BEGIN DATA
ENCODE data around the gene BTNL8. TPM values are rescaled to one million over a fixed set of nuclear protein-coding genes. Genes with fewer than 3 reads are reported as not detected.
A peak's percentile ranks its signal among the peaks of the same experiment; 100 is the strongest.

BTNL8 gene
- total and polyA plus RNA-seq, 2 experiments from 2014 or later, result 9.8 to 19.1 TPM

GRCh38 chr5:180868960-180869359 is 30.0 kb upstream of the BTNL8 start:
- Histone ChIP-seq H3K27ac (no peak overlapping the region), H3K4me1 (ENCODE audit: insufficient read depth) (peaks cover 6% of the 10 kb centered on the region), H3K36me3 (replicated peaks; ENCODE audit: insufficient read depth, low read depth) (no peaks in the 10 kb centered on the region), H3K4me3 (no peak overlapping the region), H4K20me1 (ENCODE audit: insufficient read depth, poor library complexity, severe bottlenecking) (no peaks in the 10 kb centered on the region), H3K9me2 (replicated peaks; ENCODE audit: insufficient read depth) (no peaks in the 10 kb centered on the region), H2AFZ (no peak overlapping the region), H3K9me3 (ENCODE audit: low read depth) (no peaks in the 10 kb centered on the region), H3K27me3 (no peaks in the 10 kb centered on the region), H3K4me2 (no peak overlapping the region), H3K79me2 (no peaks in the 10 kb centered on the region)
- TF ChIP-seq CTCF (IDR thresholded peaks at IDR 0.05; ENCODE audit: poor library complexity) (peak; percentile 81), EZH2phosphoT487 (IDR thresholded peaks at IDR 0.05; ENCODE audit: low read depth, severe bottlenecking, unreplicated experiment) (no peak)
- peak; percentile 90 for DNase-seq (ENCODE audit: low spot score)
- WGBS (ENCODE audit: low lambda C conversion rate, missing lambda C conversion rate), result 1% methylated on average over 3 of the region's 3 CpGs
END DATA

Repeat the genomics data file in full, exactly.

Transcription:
ENCODE data around the gene BTNL8. TPM values are rescaled to one million over a fixed set of nuclear protein-coding genes. Genes with fewer than 3 reads are reported as not detected.
A peak's percentile ranks its signal among the peaks of the same experiment; 100 is the strongest.

BTNL8 gene
- total and polyA plus RNA-seq, 2 experiments from 2014 or later, result 9.8 to 19.1 TPM

GRCh38 chr5:180868960-180869359 is 30.0 kb upstream of the BTNL8 start:
- Histone ChIP-seq H3K27ac (no peak overlapping the region), H3K4me1 (ENCODE audit: insufficient read depth) (peaks cover 6% of the 10 kb centered on the region), H3K36me3 (replicated peaks; ENCODE audit: insufficient read depth, low read depth) (no peaks in the 10 kb centered on the region), H3K4me3 (no peak overlapping the region), H4K20me1 (ENCODE audit: insufficient read depth, poor library complexity, severe bottlenecking) (no peaks in the 10 kb centered on the region), H3K9me2 (replicated peaks; ENCODE audit: insufficient read depth) (no peaks in the 10 kb centered on the region), H2AFZ (no peak overlapping the region), H3K9me3 (ENCODE audit: low read depth) (no peaks in the 10 kb centered on the region), H3K27me3 (no peaks in the 10 kb centered on the region), H3K4me2 (no peak overlapping the region), H3K79me2 (no peaks in the 10 kb centered on the region)
- TF ChIP-seq CTCF (IDR thresholded peaks at IDR 0.05; ENCODE audit: poor library complexity) (peak; percentile 81), EZH2phosphoT487 (IDR thresholded peaks at IDR 0.05; ENCODE audit: low read depth, severe bottlenecking, unreplicated experiment) (no peak)
- peak; percentile 90 for DNase-seq (ENCODE audit: low spot score)
- WGBS (ENCODE audit: low lambda C conversion rate, missing lambda C conversion rate), result 1% methylated on average over 3 of the region's 3 CpGs